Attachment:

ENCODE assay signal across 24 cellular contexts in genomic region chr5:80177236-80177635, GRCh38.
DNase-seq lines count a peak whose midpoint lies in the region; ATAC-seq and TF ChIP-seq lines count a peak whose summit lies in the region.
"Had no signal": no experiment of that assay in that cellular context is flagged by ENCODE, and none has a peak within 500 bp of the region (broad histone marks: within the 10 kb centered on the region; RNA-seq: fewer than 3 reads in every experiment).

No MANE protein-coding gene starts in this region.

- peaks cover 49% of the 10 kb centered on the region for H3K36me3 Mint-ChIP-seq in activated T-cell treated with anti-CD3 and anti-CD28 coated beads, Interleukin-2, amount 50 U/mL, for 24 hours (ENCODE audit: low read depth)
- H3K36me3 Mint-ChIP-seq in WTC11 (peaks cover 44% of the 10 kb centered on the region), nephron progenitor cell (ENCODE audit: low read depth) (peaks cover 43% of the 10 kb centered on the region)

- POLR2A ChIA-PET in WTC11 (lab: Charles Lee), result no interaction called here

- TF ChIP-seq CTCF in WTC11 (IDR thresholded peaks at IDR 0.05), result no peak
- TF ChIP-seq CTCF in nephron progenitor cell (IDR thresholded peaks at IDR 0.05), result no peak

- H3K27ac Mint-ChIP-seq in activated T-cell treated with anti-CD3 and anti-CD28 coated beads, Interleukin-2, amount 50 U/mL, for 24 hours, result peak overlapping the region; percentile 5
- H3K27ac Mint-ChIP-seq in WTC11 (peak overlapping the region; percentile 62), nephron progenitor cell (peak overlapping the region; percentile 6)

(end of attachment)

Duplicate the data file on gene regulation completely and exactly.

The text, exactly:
ENCODE assay signal across 24 cellular contexts in genomic region chr5:80177236-80177635, GRCh38.
DNase-seq lines count a peak whose midpoint lies in the region; ATAC-seq and TF ChIP-seq lines count a peak whose summit lies in the region.
"Had no signal": no experiment of that assay in that cellular context is flagged by ENCODE, and none has a peak within 500 bp of the region (broad histone marks: within the 10 kb centered on the region; RNA-seq: fewer than 3 reads in every experiment).

No MANE protein-coding gene starts in this region.

- peaks cover 49% of the 10 kb centered on the region for H3K36me3 Mint-ChIP-seq in activated T-cell treated with anti-CD3 and anti-CD28 coated beads, Interleukin-2, amount 50 U/mL, for 24 hours (ENCODE audit: low read depth)
- H3K36me3 Mint-ChIP-seq in WTC11 (peaks cover 44% of the 10 kb centered on the region), nephron progenitor cell (ENCODE audit: low read depth) (peaks cover 43% of the 10 kb centered on the region)

- POLR2A ChIA-PET in WTC11 (lab: Charles Lee), result no interaction called here

- TF ChIP-seq CTCF in WTC11 (IDR thresholded peaks at IDR 0.05), result no peak
- TF ChIP-seq CTCF in nephron progenitor cell (IDR thresholded peaks at IDR 0.05), result no peak

- H3K27ac Mint-ChIP-seq in activated T-cell treated with anti-CD3 and anti-CD28 coated beads, Interleukin-2, amount 50 U/mL, for 24 hours, result peak overlapping the region; percentile 5
- H3K27ac Mint-ChIP-seq in WTC11 (peak overlapping the region; percentile 62), nephron progenitor cell (peak overlapping the region; percentile 6)